With ObdTuner the fuel system is updated to 16 bits, as can be seen in the schematic below. There is no lower fuel limit and because the maximum table value is increased from 8 to 16 bits, there is also no practical upper limit.

For those who are not familiar with computer logic: 8 bits will hold values from 0 up to 255. 16 bits will hold values from 0 up to 65535.

So if a table range from 0 to 255 gives you a range of 185 horse power, a table value of 0-65535 will give a range of over 47000hp without loss of precision. So with the 16 bits tables there is no practical lower or upper limit. There is no need for compromises anymore, the injector data can be programmed correctly. Now the fuel table can be programmed as it should be resulting in an engine running fine in all circumstances not only at wide open throttle. It will also lead to lower fuel consumption when low speed cruising. Good start behaviour. Good warming up and weather adaptation. Good throttle response because the ECU does not have to compensate with its fuel trims. And of course good full throttle fuelling with more than enough margin for very large injectors.


Why is an EGR cheater not a good idea?

Most Z22SE engines are equipped with an EGR (Exhaust Gas Recycle) valve. The function of this valve is to lower the combustion temperature and it also improves the fuel mileage. EGR works by recirculating a portion of an engine's exhaust gas back to the engine cylinders. This dilutes the O2 in the incoming air stream and provides gases inert to combustion to act as absorbents of combustion heat to reduce peak in-cylinder temperatures which reduces the production of NOx. In a gasoline engine this inert exhaust gas also displaces the amount of combustible matter in the cylinder and therefore reducing the cylinder capacity of the engine which leads to a lower fuel consumption.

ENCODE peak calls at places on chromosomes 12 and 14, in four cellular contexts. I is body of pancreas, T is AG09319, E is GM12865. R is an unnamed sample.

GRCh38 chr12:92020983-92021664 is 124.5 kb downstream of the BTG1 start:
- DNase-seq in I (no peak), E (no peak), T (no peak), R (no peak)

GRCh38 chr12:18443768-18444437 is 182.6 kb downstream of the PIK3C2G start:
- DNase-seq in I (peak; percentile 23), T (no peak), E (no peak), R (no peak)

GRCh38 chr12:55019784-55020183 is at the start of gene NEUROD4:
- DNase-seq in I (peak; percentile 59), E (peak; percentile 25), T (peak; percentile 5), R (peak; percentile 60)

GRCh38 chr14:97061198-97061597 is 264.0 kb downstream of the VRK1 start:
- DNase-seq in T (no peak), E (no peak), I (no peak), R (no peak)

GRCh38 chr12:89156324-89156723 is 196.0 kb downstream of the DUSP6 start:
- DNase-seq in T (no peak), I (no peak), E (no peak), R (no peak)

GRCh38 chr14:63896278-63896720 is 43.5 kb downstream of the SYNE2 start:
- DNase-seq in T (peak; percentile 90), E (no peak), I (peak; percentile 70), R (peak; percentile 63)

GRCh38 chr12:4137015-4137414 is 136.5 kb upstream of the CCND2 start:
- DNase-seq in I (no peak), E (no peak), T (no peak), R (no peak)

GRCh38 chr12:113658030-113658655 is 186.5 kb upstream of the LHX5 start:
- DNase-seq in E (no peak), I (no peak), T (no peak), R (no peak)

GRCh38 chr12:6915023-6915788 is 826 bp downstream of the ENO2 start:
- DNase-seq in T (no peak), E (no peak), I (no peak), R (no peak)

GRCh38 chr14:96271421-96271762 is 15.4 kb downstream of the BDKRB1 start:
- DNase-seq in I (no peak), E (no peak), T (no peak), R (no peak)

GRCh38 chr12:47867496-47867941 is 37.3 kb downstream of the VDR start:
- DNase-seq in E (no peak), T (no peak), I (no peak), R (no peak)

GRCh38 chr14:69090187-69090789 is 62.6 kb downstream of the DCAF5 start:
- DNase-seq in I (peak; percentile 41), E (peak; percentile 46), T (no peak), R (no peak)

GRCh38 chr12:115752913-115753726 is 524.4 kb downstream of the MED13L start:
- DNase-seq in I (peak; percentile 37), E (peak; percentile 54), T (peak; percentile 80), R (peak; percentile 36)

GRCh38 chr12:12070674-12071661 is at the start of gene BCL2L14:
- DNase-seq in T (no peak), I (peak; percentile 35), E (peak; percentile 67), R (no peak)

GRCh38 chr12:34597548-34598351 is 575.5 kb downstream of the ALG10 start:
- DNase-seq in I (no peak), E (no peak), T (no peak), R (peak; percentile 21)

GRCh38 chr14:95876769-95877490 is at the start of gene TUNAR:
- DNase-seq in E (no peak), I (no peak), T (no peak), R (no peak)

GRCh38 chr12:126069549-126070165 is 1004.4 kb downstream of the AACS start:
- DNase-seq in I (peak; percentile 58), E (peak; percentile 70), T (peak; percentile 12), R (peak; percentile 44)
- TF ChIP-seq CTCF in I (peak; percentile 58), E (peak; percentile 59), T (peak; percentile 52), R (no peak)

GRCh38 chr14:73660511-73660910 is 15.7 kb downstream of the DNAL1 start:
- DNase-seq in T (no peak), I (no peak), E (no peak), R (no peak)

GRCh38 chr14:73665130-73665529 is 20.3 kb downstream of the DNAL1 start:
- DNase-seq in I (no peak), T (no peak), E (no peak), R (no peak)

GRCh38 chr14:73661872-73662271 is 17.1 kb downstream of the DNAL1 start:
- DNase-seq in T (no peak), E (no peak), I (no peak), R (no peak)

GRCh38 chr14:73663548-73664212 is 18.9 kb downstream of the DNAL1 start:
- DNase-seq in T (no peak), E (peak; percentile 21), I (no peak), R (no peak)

In most countries the EGR valve is not necessary to meet the exhaust emission regulation and for some engine setups like the GM LSJ engine there even is no place to connect the EGR valve to. So for a Z22SE which is equipped with an LSJ supercharger a common solution is to only remove the piping for the EGR valve but leave the EGR valve itself connected to the wiring loom. This way the ECU will not notice it is not working and will set no error codes. Another possibility is to replace the EGR valve with a so called EGR cheater. The problem with these approach is when the ECU opens the EGR valve it expects inert exhaust gasses entering the engine and will reduce the amount of injected fuel, this can be up to 20%. In reality no exhaust gas has entered the engine, so there is much more oxygen in comparison to what the ECU expects and the engine will run lean. When this happens the lambda feedback system will notice the lean running and starts to correct this so after a while the mixture will be OK as long as the conditions stay the same. When the EGR is closed by the ECU the opposite does happen and the engine will run rich for a while. Because the mixture correction through the lambda feedback system are slow and only work for lambda 1.00, the result will be an engine which does not feel responsive or does even produces some hick-ups before picking up again.

With ObdTuner it is possible to disable the EGR valve. The benefit of this is the ECU now knows there is no EGR valve connected and will therefore not try to use it. Therefore the ECU knows there is no inert gas entering the engine and the fuel mixture will be spot on improving throttle response. Also the EGR valve can now be removed completely and no cheater has to be installed plus the EGR port can be used for other purposes.